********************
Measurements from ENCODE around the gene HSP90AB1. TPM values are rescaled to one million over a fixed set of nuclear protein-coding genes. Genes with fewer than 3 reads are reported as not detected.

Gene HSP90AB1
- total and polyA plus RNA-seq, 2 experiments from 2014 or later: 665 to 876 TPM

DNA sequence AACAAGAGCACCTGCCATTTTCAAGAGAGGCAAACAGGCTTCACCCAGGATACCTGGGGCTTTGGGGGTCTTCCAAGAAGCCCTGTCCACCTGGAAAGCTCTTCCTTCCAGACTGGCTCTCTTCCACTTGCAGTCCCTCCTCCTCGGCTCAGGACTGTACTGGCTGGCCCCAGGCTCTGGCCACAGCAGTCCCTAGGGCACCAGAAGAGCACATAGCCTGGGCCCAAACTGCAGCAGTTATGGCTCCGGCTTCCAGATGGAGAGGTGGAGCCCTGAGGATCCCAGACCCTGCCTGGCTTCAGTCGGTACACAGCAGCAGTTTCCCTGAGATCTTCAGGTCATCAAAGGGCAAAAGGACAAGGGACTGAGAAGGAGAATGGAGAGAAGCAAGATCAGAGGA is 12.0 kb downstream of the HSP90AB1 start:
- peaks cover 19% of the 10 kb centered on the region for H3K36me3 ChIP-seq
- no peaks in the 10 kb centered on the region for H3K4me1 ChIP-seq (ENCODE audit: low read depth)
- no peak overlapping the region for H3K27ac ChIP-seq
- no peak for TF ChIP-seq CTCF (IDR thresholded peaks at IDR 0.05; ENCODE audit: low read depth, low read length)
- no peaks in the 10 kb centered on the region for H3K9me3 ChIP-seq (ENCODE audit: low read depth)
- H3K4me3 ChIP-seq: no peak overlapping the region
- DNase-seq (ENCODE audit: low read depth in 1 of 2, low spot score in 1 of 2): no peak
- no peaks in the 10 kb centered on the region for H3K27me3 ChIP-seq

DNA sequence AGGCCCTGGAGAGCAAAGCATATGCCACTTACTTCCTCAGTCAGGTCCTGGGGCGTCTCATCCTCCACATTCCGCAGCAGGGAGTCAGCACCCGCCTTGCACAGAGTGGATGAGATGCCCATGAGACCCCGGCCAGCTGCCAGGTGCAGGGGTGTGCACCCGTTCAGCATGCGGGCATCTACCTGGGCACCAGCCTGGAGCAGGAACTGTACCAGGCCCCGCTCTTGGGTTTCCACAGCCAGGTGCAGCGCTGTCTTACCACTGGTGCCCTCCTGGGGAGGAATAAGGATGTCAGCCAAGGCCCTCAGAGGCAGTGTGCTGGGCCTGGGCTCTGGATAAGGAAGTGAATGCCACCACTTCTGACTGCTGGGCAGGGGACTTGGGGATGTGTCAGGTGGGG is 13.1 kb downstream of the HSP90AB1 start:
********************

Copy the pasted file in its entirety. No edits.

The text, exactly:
Measurements from ENCODE around the gene HSP90AB1. TPM values are rescaled to one million over a fixed set of nuclear protein-coding genes. Genes with fewer than 3 reads are reported as not detected.

Gene HSP90AB1
- total and polyA plus RNA-seq, 2 experiments from 2014 or later: 665 to 876 TPM

DNA sequence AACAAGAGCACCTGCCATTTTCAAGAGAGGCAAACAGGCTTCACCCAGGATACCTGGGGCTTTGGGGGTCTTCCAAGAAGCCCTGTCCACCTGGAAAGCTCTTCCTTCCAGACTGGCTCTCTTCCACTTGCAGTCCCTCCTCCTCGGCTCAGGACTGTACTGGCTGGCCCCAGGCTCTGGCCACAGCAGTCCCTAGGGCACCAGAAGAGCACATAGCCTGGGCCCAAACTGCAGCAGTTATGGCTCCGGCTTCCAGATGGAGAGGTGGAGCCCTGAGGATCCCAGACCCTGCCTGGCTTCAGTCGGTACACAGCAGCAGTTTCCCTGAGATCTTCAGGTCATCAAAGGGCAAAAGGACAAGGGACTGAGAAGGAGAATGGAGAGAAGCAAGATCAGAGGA is 12.0 kb downstream of the HSP90AB1 start:
- peaks cover 19% of the 10 kb centered on the region for H3K36me3 ChIP-seq
- no peaks in the 10 kb centered on the region for H3K4me1 ChIP-seq (ENCODE audit: low read depth)
- no peak overlapping the region for H3K27ac ChIP-seq
- no peak for TF ChIP-seq CTCF (IDR thresholded peaks at IDR 0.05; ENCODE audit: low read depth, low read length)
- no peaks in the 10 kb centered on the region for H3K9me3 ChIP-seq (ENCODE audit: low read depth)
- H3K4me3 ChIP-seq: no peak overlapping the region
- DNase-seq (ENCODE audit: low read depth in 1 of 2, low spot score in 1 of 2): no peak
- no peaks in the 10 kb centered on the region for H3K27me3 ChIP-seq

DNA sequence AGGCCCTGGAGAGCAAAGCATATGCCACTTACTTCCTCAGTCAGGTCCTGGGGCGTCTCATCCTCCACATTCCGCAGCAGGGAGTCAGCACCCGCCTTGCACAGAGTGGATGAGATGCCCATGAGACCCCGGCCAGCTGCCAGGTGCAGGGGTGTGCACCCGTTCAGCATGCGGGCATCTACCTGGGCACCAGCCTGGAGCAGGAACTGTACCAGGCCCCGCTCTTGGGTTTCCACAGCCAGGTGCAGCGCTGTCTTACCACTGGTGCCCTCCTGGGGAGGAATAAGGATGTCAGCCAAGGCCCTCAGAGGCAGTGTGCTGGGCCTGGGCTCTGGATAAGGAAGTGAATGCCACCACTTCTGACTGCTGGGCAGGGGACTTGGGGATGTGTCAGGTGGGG is 13.1 kb downstream of the HSP90AB1 start: